On January 18, California Governor Gavin Newsom announced the expansion of the state’s public-service-focused pilot program. Officially known as the Californians For All College Corps (CFACC), the program covers 10,000 USD in tuition for students who have completed 450 hours of community service. Newsom’s initiative is currently in place in 45 colleges and universities statewide — including the University of California, Berkeley and the University of California, Los Angeles — and is scheduled to begin in the fall of 2022.
There are many reasons to celebrate. The CFACC is a thoughtful, concrete, and forward-thinking policy campaign in a political world that can often feel hopelessly deadlocked. Newsom’s program will help finance postsecondary education for deserving students at a time when many face financial hurdles to attending university, including costly student loans.
But this is just half the benefit. The CFACC program will also help facilitate meaningful community action through volunteer work, while also fostering community and camaraderie amongst participants and, hopefully, society more broadly. Students who are taking part in the program have the option to volunteer in important areas, including COVID-19 recovery, primary and secondary school education, and climate action, while also gaining useful experience.
“California is a world leader in both higher education and service,” remarked Governor Newsom. “The #CaliforniansForAll College Corps advances these priorities by connecting Californians of different backgrounds with enriching service opportunities throughout the state while making college more affordable for our state’s future leaders. We hope the Corps will be replicated across the nation.”
In a world that is in the throes of a litany of crises, such an announcement is a welcome change of pace. It can often seem that we are on the back foot, politically speaking — that we are rushing from fire to fire in an attempt to put them out. Newsom’s program does just the opposite and is a worthy crusade.
If the program finds success, one can hope it becomes an option not just across the US but in Canada, too. Why not pay people, particularly the young, to work toward solving Canada’s issues? The benefits are multitudinous.
Of course, there are the immediate or direct benefits — namely, the on-the-ground impact of programs like AmeriCorps, Habitat for Humanity, and the PeaceCorps in the United States, or the Canada Service Corps in our case. However, expanding and strengthening opportunities and incentives for national service can also work in the long term by levelling the playing field and reducing inequality, while also bringing people together and fostering a general sense of community.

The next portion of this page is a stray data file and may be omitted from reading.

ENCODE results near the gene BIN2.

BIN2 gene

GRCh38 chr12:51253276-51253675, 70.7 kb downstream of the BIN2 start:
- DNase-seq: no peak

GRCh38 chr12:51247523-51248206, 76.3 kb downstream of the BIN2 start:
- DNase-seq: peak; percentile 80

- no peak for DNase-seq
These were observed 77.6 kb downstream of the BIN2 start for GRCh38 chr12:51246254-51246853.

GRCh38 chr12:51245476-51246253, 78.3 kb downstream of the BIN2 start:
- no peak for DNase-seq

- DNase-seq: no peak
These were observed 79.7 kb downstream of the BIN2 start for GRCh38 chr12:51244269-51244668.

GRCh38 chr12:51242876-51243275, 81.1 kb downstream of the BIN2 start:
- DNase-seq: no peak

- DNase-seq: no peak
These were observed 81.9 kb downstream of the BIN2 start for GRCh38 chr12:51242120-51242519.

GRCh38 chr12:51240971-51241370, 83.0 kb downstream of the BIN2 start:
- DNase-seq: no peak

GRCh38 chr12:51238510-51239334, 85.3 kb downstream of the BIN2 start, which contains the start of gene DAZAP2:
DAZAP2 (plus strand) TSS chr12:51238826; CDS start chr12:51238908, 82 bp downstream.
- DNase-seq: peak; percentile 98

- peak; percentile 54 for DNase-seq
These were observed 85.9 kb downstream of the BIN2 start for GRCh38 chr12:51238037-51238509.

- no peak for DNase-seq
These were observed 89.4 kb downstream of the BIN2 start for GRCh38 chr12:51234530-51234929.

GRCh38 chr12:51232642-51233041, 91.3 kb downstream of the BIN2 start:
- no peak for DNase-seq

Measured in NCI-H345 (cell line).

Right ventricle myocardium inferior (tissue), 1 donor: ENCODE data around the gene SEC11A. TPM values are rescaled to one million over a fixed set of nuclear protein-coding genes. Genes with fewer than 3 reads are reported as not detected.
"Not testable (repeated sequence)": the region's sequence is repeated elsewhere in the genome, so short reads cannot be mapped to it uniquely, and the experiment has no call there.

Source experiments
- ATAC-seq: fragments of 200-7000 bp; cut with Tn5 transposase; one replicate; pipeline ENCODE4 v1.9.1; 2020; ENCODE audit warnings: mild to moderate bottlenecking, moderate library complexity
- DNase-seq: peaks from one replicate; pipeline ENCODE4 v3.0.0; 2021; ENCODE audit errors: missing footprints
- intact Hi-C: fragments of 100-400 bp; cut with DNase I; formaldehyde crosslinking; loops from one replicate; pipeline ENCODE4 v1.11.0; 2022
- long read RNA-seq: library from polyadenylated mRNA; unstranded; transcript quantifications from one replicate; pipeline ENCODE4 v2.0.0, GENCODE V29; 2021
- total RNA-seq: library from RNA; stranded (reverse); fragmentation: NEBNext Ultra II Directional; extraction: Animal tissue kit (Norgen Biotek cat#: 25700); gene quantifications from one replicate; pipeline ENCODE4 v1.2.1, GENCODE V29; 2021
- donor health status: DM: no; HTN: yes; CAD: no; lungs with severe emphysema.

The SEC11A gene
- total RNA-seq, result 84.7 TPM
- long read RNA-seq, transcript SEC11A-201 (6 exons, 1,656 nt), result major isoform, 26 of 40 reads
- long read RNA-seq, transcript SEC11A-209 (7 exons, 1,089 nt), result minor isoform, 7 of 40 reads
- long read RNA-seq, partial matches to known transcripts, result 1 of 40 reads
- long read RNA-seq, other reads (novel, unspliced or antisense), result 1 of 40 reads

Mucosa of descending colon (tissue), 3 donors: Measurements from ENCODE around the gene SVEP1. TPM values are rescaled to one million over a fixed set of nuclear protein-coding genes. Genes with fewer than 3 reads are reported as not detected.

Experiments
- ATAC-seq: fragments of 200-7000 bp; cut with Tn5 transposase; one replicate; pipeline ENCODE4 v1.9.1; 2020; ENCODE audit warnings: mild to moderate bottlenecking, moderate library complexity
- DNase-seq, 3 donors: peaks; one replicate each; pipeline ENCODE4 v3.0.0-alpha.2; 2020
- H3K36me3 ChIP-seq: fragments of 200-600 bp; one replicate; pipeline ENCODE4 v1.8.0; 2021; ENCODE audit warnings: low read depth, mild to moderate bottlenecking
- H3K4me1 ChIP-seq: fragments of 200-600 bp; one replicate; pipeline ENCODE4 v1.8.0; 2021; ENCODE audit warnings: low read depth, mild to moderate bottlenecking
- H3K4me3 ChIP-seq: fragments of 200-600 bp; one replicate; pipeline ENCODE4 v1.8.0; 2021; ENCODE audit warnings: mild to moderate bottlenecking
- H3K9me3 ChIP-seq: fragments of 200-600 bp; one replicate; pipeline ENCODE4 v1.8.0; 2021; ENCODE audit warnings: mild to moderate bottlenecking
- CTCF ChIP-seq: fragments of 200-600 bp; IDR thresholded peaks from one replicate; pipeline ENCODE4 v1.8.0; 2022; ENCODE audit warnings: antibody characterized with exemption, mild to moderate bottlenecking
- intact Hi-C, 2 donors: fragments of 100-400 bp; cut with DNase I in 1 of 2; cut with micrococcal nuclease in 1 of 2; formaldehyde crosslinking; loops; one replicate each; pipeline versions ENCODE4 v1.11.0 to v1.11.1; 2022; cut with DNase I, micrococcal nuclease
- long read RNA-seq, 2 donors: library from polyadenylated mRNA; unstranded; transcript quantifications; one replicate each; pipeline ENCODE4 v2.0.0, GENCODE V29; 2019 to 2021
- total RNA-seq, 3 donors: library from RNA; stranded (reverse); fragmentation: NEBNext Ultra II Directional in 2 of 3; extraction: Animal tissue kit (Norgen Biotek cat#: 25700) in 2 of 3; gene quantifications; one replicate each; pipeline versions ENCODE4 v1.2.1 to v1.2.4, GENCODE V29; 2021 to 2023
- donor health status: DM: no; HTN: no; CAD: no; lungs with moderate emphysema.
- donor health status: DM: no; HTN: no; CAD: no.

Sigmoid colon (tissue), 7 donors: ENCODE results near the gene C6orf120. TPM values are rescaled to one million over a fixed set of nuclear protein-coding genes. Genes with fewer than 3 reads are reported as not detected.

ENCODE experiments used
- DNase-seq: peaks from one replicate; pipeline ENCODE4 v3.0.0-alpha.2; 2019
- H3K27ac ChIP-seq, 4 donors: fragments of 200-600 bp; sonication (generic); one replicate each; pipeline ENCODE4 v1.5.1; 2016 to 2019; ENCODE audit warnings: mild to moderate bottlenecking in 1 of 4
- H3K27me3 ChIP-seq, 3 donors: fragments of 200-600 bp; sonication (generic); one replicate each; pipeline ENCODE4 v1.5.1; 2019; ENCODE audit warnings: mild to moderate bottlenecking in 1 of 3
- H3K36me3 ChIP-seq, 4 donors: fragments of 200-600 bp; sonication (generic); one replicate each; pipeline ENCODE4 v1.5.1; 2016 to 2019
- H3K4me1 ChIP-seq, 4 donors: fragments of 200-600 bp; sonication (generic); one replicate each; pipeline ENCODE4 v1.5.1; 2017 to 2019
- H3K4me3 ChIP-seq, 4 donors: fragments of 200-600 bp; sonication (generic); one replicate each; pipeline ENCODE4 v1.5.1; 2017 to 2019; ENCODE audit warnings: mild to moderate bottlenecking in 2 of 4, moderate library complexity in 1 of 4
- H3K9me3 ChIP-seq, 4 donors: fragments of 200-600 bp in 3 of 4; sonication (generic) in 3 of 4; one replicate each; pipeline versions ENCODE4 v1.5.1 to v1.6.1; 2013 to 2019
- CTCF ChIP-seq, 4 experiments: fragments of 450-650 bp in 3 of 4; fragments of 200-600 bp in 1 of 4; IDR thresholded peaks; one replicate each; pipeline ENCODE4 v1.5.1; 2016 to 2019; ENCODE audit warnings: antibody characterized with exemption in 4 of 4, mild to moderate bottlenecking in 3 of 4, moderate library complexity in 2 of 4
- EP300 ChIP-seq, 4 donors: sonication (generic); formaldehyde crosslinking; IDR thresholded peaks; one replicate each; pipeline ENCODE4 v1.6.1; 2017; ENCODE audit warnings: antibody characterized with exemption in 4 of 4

The case for expanding national service offerings is so strong that one might even be willing to take an economic loss in doing so. A fraction of Ontario’s budget could go a long way toward tackling the climate crisis, caring for the elderly, and addressing the ongoing mental health crisis. It is a ‘blue chip’ — reliable — investment.
However, an economic loss may not even be necessary. A 2013 report by Clive Belfield at Columbia University found that these programs yield social benefits that are not once, not twice, not three times, but nearly four times the costs. Moreover, for taxpayers, the fiscal returns are nearly twice as big as their initial investment.
At the University of Toronto specifically, such a program could be transformative. Not only would the program help combat various issues that are currently in need of attention through an increased number of student volunteers — including issues especially prevalent in Toronto such as affordable housing, homelessness, and income inequality — but it would also lower financial barriers and provide a mechanism for more students to attend university. Such a program would be especially beneficial for those in programs with higher tuition, such as Rotman Commerce.
Leaders around the world should follow California’s lead and take it upon themselves to pursue such programs if they have not done so already. California may be the perfect place for such a program to take hold because of its largely left-leaning government and strong university system, but other jurisdictions should still take notice. A compensated volunteer service program could provide so many opportunities to students who would not have otherwise been able to get an education. Even if not for that reason, governments should implement these programs to mitigate the crises of today and tomorrow.
William Lloyd is a second-year history and peace, conflict, and justice studies student at Trinity College. He was the co-president of the U of T Model UN Travel Team, an executive team member of the Hart House Debates and Dialogues Committee, and the co-founder and president of the Open Debate Initiative.